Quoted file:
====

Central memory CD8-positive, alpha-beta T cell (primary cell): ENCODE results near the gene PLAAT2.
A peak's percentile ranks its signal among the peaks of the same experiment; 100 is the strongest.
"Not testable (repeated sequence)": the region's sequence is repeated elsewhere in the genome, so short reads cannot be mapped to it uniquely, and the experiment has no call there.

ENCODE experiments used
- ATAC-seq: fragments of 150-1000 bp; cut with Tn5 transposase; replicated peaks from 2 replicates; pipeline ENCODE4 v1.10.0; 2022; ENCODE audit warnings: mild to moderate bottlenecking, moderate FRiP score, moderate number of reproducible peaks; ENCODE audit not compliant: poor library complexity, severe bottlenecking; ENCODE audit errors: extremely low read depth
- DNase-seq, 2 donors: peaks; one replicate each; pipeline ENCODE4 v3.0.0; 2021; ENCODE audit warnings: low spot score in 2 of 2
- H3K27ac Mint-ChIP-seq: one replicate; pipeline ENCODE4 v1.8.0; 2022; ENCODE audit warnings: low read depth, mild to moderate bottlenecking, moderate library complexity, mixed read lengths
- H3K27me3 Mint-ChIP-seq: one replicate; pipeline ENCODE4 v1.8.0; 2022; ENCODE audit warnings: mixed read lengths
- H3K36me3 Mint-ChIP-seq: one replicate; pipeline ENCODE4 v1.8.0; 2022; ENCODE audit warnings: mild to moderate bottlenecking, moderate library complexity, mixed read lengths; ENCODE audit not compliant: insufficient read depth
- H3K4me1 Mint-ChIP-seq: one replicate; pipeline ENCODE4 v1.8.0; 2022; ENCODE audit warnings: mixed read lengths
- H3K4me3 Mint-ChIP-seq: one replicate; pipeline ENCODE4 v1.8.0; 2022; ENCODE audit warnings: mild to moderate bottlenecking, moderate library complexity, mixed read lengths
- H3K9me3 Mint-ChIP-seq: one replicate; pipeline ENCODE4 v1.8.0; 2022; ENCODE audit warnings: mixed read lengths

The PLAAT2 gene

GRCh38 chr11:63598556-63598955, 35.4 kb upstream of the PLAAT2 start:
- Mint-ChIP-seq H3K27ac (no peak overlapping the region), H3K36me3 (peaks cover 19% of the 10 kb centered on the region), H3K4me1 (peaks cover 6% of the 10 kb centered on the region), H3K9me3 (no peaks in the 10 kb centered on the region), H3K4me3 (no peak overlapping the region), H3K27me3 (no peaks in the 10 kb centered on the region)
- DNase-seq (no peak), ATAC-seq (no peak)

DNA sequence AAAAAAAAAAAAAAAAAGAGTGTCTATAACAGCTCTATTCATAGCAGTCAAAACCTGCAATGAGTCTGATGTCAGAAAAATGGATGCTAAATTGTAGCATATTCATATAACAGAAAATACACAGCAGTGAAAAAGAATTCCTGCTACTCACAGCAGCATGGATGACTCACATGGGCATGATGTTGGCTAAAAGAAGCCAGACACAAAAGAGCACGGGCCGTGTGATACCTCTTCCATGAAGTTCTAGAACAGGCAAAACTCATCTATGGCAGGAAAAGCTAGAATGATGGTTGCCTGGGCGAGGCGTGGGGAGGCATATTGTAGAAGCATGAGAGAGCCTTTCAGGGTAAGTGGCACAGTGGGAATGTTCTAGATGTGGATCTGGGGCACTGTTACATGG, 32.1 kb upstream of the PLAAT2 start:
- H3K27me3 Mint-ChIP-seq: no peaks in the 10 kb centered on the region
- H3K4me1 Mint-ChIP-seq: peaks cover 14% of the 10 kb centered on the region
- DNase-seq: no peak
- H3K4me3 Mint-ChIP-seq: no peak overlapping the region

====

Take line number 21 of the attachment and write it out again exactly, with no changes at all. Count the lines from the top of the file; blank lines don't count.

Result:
- H3K4me3 Mint-ChIP-seq: no peak overlapping the region